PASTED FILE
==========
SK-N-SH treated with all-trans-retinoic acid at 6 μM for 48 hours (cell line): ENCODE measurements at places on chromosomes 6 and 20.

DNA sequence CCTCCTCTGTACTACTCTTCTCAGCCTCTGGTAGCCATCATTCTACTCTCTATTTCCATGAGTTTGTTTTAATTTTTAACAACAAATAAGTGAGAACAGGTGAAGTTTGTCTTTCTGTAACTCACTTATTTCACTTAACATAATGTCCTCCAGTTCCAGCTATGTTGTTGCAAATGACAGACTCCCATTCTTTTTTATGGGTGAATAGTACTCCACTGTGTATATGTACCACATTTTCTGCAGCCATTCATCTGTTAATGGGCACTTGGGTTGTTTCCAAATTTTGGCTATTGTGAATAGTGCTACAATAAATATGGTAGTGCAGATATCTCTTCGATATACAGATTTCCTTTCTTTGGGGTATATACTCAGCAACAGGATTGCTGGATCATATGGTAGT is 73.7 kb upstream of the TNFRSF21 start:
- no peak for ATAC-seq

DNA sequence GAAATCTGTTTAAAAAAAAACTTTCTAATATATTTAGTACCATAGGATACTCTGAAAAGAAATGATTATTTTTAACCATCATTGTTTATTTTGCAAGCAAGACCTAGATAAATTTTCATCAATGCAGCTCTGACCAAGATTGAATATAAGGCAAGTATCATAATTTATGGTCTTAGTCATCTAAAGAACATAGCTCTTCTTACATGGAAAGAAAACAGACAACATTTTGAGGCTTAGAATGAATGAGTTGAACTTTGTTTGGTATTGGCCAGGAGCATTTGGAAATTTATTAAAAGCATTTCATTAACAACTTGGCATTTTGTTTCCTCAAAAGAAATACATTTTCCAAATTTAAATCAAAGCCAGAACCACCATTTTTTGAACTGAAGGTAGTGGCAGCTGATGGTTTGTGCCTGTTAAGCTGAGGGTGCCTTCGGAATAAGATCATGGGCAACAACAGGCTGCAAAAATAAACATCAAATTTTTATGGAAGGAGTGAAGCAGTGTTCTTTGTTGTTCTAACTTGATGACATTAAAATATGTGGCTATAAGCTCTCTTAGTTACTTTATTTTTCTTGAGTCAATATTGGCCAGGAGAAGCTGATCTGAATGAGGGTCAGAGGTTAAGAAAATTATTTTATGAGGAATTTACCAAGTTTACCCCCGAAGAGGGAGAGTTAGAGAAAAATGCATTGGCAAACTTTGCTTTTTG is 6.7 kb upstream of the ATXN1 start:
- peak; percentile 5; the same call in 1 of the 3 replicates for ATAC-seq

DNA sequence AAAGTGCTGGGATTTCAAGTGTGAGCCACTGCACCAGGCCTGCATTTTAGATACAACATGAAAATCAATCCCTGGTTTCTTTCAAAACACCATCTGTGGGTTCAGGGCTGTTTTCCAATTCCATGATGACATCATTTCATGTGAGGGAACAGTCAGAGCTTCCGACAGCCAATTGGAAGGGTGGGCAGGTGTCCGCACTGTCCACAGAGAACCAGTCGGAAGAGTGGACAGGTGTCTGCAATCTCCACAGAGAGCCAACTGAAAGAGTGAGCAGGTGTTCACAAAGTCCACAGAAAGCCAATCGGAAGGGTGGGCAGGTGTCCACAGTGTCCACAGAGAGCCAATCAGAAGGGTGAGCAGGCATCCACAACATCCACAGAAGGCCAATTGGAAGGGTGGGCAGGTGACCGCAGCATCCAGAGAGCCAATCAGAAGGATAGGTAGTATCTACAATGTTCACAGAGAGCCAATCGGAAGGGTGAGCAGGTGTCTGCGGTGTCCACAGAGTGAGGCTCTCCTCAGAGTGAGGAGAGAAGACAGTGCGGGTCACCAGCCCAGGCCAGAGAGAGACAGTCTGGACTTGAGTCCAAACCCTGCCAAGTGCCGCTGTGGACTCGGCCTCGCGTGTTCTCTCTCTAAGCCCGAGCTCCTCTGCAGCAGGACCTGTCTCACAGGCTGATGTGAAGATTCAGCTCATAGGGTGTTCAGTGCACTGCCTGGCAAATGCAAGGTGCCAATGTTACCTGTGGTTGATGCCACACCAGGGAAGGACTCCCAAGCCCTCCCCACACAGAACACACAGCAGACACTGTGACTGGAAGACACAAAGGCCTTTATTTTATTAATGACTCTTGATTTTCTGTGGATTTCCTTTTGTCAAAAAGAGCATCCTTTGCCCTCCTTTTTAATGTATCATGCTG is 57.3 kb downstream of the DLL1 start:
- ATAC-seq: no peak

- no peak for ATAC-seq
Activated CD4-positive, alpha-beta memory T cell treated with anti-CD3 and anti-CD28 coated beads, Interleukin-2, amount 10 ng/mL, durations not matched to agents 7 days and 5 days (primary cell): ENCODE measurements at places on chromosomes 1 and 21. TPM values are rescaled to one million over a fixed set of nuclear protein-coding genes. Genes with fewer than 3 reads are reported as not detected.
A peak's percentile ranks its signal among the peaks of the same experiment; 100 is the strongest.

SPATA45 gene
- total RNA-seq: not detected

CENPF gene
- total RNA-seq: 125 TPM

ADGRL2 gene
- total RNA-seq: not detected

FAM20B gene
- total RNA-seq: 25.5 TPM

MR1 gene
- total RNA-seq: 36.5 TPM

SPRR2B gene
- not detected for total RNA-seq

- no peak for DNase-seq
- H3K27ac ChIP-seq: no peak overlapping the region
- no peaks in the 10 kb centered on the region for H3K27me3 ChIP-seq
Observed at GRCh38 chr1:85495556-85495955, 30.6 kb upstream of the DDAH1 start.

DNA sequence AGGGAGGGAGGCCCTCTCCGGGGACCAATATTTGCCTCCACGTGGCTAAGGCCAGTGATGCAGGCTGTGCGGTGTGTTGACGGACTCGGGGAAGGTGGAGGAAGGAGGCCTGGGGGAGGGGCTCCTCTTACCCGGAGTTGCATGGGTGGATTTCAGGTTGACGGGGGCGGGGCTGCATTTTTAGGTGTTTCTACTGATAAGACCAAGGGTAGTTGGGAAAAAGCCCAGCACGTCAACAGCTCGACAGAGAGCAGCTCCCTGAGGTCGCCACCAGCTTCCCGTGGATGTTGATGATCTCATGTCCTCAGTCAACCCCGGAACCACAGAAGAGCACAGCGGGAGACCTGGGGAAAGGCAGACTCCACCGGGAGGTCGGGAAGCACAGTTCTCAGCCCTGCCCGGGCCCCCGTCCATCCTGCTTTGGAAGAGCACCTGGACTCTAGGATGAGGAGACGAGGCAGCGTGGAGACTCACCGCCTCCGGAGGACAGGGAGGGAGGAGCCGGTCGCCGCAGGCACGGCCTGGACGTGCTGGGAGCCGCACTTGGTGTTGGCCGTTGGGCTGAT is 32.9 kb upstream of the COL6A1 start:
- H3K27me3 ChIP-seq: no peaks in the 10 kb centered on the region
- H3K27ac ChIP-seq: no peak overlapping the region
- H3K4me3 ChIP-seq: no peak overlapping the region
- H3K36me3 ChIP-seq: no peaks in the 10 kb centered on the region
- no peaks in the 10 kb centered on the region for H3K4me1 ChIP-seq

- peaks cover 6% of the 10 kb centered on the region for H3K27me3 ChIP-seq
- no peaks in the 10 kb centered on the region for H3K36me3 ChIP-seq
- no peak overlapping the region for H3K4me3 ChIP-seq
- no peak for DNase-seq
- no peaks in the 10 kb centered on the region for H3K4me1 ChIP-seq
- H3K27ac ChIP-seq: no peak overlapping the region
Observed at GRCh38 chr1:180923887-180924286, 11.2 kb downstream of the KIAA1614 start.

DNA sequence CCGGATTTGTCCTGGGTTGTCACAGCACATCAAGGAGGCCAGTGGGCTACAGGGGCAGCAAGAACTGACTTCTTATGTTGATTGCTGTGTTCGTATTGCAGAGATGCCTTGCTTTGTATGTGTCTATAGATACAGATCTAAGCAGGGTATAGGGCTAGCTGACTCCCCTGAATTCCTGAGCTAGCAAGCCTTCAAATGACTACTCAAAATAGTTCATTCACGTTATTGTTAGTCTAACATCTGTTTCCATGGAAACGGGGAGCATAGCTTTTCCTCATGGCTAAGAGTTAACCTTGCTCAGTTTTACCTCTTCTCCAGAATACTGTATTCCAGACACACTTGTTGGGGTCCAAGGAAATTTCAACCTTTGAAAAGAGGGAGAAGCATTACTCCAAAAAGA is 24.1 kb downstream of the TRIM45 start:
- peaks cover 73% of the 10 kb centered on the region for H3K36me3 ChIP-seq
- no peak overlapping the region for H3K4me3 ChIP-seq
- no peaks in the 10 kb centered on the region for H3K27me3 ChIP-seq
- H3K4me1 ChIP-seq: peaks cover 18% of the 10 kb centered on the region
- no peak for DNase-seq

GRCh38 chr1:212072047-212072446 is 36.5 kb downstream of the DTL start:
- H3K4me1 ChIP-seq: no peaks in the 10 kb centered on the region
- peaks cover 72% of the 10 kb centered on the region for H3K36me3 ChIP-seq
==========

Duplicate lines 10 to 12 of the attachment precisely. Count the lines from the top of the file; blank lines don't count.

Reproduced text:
A peak's percentile ranks its signal among the peaks of the same experiment; 100 is the strongest.

SPATA45 gene
- total RNA-seq: not detected